An updated modeling study in The Lancet shows that the number of children globally affected by COVID-19-associated orphanhood and caregiver deaths is estimated to have increased dramatically from about 2.7 million in April 2021 to a devastating 5.2 million in October 2021. To put those numbers In context, researchers indicate that it corresponds to a child every six seconds during the six-month period.
With the pandemic far from over, we have both a moral and public health requirement to protect and support these children from direct and secondary harm. Children’s lives are permanently changed by the loss of a mother, father, grandparent or other primary caregivers. The loss of a parent is a negative childhood experience that is associated with a greater risk of drops out of schoollower self-esteem, suicide, violence, sexual abuse and the development of anxiety, depression and drug abuse problems. These effects may be further exacerbated by the circumstances of the pandemic and additional stressors
The study authors defined orphanhood as the death of one or both parents, the loss of primary caregivers as the death of one or both parents, or of one or both cohabiting guardians aged 60-84, and secondary care loss as the death of one or more cohabiting grandparents or elderly relatives.
The study used mathematical modeling and mortality and fertility data from 21 countries with 76 percent of global deaths due to Covid-19 to estimate the number of children who lost a caregiver. These countries included Argentina, Brazil, Colombia, England and Wales, France, Germany, India, Iran, Italy, Kenya, Malawi, Mexico, Nigeria, Peru, the Philippines, Poland, the Russian Federation, South Africa, Spain, the United States and Zimbabwe.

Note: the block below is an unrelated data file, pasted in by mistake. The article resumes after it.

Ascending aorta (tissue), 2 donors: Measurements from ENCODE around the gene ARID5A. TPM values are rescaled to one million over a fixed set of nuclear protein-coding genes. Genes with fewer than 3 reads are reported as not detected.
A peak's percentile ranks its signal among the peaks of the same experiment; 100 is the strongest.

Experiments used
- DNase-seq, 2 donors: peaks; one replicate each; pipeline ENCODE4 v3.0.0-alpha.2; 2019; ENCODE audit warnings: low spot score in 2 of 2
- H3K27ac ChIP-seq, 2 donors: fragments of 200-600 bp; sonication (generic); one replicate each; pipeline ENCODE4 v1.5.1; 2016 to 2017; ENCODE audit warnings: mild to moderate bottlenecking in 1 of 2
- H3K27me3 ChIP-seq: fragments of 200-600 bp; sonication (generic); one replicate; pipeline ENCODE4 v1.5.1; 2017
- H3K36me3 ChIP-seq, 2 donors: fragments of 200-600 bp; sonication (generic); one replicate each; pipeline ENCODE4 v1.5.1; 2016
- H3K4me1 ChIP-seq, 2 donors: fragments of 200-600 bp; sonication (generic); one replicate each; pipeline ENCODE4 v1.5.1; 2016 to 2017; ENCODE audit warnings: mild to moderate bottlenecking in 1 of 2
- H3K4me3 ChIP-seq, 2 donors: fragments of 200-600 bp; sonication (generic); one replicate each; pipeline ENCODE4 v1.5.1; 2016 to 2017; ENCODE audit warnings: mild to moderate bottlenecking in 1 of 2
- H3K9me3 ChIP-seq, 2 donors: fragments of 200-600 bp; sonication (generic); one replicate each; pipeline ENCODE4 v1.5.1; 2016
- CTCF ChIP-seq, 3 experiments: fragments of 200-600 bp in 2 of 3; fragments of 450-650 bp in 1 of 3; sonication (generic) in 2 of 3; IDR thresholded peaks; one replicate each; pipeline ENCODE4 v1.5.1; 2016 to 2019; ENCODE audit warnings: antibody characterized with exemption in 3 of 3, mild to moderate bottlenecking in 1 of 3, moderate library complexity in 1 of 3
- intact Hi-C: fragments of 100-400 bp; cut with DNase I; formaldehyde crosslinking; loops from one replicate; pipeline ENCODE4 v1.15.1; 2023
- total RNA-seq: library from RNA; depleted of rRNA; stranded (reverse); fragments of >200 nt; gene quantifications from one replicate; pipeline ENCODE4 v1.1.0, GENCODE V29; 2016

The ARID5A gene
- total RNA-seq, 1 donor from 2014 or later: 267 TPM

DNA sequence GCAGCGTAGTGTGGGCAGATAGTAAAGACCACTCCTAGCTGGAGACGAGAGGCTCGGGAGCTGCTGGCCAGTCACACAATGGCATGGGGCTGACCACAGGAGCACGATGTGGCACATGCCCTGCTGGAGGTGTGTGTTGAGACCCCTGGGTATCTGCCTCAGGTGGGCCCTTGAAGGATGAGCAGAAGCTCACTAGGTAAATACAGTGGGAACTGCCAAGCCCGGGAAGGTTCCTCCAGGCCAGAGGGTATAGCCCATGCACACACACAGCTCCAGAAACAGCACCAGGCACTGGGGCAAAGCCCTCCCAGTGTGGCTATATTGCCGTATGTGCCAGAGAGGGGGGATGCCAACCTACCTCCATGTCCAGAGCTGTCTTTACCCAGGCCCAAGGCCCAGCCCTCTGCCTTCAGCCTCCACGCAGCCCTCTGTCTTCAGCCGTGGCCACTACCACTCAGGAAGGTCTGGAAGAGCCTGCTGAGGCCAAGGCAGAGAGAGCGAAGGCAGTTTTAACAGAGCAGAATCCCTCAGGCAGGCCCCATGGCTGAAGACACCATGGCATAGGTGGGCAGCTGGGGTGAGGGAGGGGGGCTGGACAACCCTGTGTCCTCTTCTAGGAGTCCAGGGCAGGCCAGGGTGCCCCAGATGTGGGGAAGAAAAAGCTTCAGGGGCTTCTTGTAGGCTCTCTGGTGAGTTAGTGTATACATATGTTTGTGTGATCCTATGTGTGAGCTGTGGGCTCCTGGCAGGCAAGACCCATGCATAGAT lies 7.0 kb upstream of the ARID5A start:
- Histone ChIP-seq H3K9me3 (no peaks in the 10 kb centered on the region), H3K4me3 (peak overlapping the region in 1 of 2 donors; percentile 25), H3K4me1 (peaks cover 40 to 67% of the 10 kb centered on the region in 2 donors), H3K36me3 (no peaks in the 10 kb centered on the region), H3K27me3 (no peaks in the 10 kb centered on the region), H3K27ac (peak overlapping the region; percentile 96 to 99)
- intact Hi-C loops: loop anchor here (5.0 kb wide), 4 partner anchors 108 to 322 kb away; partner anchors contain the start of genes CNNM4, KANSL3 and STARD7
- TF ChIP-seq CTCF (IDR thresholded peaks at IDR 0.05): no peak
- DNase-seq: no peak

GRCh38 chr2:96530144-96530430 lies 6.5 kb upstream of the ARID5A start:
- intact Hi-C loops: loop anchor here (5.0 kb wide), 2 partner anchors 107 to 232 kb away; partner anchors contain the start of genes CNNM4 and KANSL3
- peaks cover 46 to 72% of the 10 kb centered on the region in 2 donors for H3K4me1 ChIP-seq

In fact, the number of children who have lost parents is likely to be far greater than the study estimates due to international coronavirus testing and reporting gaps. In the United States, the CDC only records deaths from Covid-19 and not the survivors. We need to establish national and global institutions to collect this data and allocate resources to provide evidence-based psychosocial and financial support to children who have lost a caregiver.
Children orphaned by AIDS globally are supported through the US President’s AIDS Emergency Plan (PEPFAR). Services include health and nutrition, education, psychosocial care and support, household financial empowerment, parental communication skills and legal protection. Organizations such as FXB International have provided grants, medical care and psychological and social support to families directly affected and infected with HIV / AIDS. We need to develop similar programs for those who have been orphaned by Covid-19.
The study also showed that countries with low vaccination rates had the highest number of children orphaned by Covid-19. This is another critical reason for speeding up the equitable distribution of Covid vaccines globally.
We must intervene and provide support to these children before this becomes a shadow pandemic, the health effects of which will resonate over the coming decades.